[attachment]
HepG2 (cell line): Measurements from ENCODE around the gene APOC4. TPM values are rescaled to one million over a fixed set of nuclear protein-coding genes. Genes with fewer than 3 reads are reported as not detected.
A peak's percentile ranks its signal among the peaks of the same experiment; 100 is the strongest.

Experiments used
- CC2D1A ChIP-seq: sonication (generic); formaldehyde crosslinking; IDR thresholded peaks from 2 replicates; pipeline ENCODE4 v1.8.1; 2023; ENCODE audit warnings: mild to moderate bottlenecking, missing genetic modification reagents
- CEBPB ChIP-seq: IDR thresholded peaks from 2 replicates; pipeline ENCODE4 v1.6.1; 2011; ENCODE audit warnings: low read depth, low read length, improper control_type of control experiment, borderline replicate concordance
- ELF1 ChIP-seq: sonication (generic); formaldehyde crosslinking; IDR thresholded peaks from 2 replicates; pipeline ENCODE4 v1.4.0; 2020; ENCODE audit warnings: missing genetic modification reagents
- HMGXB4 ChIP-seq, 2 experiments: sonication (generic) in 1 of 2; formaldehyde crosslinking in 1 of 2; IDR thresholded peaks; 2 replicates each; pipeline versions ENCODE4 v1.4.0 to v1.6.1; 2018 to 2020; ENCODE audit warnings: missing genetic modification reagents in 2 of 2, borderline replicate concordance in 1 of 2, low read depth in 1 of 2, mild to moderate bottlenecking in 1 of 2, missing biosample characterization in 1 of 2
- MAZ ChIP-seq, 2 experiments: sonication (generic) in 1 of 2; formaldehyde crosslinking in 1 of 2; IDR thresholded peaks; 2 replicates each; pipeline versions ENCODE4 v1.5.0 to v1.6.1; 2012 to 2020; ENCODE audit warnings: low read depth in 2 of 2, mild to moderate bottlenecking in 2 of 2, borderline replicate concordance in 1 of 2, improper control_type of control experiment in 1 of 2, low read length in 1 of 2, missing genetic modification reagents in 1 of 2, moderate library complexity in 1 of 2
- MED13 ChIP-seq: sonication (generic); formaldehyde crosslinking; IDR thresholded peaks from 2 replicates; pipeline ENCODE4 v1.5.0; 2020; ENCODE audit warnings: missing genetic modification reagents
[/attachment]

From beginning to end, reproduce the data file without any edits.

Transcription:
HepG2 (cell line): Measurements from ENCODE around the gene APOC4. TPM values are rescaled to one million over a fixed set of nuclear protein-coding genes. Genes with fewer than 3 reads are reported as not detected.
A peak's percentile ranks its signal among the peaks of the same experiment; 100 is the strongest.

Experiments used
- CC2D1A ChIP-seq: sonication (generic); formaldehyde crosslinking; IDR thresholded peaks from 2 replicates; pipeline ENCODE4 v1.8.1; 2023; ENCODE audit warnings: mild to moderate bottlenecking, missing genetic modification reagents
- CEBPB ChIP-seq: IDR thresholded peaks from 2 replicates; pipeline ENCODE4 v1.6.1; 2011; ENCODE audit warnings: low read depth, low read length, improper control_type of control experiment, borderline replicate concordance
- ELF1 ChIP-seq: sonication (generic); formaldehyde crosslinking; IDR thresholded peaks from 2 replicates; pipeline ENCODE4 v1.4.0; 2020; ENCODE audit warnings: missing genetic modification reagents
- HMGXB4 ChIP-seq, 2 experiments: sonication (generic) in 1 of 2; formaldehyde crosslinking in 1 of 2; IDR thresholded peaks; 2 replicates each; pipeline versions ENCODE4 v1.4.0 to v1.6.1; 2018 to 2020; ENCODE audit warnings: missing genetic modification reagents in 2 of 2, borderline replicate concordance in 1 of 2, low read depth in 1 of 2, mild to moderate bottlenecking in 1 of 2, missing biosample characterization in 1 of 2
- MAZ ChIP-seq, 2 experiments: sonication (generic) in 1 of 2; formaldehyde crosslinking in 1 of 2; IDR thresholded peaks; 2 replicates each; pipeline versions ENCODE4 v1.5.0 to v1.6.1; 2012 to 2020; ENCODE audit warnings: low read depth in 2 of 2, mild to moderate bottlenecking in 2 of 2, borderline replicate concordance in 1 of 2, improper control_type of control experiment in 1 of 2, low read length in 1 of 2, missing genetic modification reagents in 1 of 2, moderate library complexity in 1 of 2
- MED13 ChIP-seq: sonication (generic); formaldehyde crosslinking; IDR thresholded peaks from 2 replicates; pipeline ENCODE4 v1.5.0; 2020; ENCODE audit warnings: missing genetic modification reagents